of iron oxide. Stainless doesn’t rust as easily as other types of
steel because it has a high chrome content. You stated that after
you clean the shot it seems to work ok. This may be a clue. The
missing variable may be in your shot cleaning procedure.

Tim


#15

For the problem of dirty steel, stinky steel etc. ; there are two
easy fixes: 1. every time you empty the tumbler, rinse the shot
thoroughly in running water. ; If you have black marks on your rubber
gloves from the shot, add a big squirt of Dawn or some detergent and
hot water and slosh the stuff for a bit. ; Then rinse and the steel
will be squeeky clean. Add a stale can of Coke to the shot, and let
it run an hour. ; Rinse well. ; Also results in clean stuff; This
works because of the high acidity of the coke I do question the small
amount of burnishing solution you are using. ; What size tumbler are
you using? ; The shot should be covered by 1/2" or so in burnishing
solution. ; Also how clean are your work pieces before you start? ;
Some times pins in the steel make pock marks. ; Take out the pins
unless you have very detailed work pieces. Judy Hoch
judy@marstal.com


#16

Hi Tim, What’s you recommendation for cleaning shot? I just cleaned a
bunch of sprues in my Ultra 10 Thumlers Tumbler. Turned out I was
also cleaning a piece of mystery metal, probably iron. My shot now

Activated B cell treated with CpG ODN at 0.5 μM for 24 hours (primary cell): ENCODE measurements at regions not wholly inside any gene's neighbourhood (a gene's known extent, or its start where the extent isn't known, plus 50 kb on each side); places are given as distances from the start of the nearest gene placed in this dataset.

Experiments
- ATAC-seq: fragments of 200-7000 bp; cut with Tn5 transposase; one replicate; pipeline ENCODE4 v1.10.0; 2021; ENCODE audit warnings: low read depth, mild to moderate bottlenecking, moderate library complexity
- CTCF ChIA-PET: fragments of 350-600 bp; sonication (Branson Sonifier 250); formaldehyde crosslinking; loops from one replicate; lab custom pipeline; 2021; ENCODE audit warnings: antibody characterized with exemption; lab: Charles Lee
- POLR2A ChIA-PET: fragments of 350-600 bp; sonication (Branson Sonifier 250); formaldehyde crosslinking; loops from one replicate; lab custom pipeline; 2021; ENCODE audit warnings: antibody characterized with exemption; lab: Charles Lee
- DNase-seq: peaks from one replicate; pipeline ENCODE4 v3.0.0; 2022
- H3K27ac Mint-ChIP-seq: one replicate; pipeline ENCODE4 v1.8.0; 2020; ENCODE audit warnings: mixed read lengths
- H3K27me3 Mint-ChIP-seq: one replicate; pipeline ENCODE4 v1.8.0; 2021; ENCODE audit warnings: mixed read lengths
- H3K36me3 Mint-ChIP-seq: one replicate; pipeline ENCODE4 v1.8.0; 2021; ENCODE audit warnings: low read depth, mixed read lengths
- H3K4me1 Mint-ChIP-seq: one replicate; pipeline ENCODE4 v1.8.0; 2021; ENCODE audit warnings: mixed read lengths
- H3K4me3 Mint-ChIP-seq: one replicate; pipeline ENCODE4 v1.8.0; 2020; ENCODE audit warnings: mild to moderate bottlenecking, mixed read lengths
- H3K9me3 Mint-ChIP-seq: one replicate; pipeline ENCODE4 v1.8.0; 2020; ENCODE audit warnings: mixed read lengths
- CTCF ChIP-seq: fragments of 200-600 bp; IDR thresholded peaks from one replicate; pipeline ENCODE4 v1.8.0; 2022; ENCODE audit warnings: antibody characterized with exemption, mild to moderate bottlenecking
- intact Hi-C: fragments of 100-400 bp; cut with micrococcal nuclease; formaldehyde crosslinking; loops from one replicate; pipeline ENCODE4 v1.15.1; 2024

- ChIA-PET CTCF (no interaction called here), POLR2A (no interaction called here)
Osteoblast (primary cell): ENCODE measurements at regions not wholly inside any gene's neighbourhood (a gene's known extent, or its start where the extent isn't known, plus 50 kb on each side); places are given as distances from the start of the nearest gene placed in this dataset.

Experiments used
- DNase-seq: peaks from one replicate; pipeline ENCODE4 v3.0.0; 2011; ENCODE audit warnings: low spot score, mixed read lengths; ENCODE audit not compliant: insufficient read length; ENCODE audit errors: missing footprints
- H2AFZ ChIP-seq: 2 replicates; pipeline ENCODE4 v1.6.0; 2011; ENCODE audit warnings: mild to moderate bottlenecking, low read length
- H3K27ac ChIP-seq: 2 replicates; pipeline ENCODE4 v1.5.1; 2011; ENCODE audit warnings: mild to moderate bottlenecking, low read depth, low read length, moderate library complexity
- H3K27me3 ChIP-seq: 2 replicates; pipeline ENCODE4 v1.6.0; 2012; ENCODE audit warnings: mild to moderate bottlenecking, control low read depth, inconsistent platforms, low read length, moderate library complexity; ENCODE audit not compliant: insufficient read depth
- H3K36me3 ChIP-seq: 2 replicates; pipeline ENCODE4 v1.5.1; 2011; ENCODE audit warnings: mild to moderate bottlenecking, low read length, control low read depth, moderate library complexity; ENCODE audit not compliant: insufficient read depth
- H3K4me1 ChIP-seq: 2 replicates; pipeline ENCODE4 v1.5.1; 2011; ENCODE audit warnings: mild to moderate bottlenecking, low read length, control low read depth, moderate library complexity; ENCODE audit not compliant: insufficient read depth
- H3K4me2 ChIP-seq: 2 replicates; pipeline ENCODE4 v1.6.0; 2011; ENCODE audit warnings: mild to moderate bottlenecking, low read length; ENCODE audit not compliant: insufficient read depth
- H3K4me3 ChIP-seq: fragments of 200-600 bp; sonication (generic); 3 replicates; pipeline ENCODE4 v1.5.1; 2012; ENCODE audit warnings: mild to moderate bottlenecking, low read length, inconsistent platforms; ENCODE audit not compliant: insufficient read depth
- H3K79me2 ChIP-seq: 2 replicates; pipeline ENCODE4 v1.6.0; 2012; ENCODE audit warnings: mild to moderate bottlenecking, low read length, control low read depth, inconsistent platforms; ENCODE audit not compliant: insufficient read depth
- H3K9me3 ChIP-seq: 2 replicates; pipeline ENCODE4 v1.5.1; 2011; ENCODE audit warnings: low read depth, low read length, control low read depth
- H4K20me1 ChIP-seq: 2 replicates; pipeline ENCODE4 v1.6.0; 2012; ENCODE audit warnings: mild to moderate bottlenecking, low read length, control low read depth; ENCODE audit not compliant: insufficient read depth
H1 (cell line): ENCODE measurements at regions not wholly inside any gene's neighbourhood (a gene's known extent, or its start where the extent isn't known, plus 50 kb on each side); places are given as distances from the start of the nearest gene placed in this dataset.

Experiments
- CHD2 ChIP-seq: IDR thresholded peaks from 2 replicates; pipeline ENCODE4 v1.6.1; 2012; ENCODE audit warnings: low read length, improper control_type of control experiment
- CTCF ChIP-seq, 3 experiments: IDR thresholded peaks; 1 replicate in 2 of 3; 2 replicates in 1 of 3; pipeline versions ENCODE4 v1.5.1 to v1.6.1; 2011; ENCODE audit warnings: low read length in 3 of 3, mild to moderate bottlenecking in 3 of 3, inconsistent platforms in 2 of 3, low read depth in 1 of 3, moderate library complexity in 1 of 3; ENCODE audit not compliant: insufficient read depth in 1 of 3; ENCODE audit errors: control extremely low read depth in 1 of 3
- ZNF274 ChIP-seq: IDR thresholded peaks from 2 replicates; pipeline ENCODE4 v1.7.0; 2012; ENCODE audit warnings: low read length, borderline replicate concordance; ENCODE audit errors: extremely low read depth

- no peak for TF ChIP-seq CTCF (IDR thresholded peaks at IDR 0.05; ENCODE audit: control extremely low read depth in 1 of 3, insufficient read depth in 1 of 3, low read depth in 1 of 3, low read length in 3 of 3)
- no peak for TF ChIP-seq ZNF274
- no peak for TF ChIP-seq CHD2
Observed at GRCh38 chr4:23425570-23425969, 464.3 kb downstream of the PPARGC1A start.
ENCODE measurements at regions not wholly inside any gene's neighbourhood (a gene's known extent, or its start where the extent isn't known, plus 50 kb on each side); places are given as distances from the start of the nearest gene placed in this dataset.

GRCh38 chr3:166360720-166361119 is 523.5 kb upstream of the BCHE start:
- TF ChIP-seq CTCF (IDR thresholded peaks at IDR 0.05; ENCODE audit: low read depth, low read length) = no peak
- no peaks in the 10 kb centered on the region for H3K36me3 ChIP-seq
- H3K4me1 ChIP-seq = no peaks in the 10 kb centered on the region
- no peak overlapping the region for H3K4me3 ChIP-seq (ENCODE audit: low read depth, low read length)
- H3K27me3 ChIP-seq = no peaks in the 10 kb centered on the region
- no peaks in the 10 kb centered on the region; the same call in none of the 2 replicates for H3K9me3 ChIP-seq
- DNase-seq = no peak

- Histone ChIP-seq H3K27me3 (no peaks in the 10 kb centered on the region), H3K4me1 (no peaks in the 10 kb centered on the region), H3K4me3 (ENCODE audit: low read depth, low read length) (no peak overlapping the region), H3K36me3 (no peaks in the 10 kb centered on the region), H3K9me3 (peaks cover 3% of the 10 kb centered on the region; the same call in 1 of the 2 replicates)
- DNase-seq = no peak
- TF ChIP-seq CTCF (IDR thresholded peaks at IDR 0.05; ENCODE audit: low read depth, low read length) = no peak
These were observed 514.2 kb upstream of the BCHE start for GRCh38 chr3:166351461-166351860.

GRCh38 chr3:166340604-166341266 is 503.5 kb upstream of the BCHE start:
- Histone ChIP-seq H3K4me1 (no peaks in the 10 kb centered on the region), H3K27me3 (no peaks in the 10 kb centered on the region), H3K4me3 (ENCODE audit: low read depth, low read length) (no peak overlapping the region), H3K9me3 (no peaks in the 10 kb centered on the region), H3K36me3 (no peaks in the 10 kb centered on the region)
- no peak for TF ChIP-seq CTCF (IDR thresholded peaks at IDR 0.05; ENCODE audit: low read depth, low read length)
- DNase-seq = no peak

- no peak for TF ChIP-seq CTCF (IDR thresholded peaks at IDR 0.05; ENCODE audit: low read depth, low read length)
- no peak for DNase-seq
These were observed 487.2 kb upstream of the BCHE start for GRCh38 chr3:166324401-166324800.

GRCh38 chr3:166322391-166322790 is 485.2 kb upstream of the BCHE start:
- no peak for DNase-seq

looks shot! And, yall, I need a little more help with the shaker:
It makes such a terrible racked that I expect my neighbors to complain.
Where should I look for the


#17

The best way to clean stainless shot that has been contaminated by
iron (rust) is to have in passivated. Your dentist may be able to
have it done for you. Tim


#18

I think I was about to say, “where should I begin to look for the
source?” Meaning how can I figure out what’s making my shaker so
noisey so that I can fix it.

I love my little laptop, but the thumb bar is just under the space
bar. If I’m not careful I send ‘half messages’ far and wide, and
this was the case here.

Always grateful for your help,
Joyce


#19

Chris and Barbara- We use a magnetic tumbler in our shop and are very
pleased with it, but we do not try to go straight from the tumbler to
the showroom. It is very efficient at polishing the insides and deep
carved areas of castings that are difficult to polish by hand. It
will save you labor if used for this purpose. Think of it more like
stripping the castings, only you don’t pour a bunch of cyanide down
the drain when you’re done. It is also very handy as a polishing step
after you have soldered heads onto a mounting. It will polish in
between, underneath, and all around, and even those hard to get to
prongs on a six prong tiffany head. But you will still need at least
a firm rouge polish before you can put it on display. My experience
has been that file marks will not be polished out, neither will
scratches or nicks, no matter how long you tumble. We generally just
throw all our freshly cast pieces into the tumbler for half an hour
or so. Once your expectations for the results are in touch with
reality, you will probably find many uses for your tumbler.
Experiment! Try it at different stages of production and find out
what suits your needs. It can be a great labor saver.
Marggi


#20

At I.J.S., we tumble-finish our castings in big Gyroc vibratory
tumblers.

Stage 1 is plastic, that is abrasive-impregnated.
Stage 2 is a ceramic media.

Media used for your purposes will vary, just start rough and go to
smooth.
Dan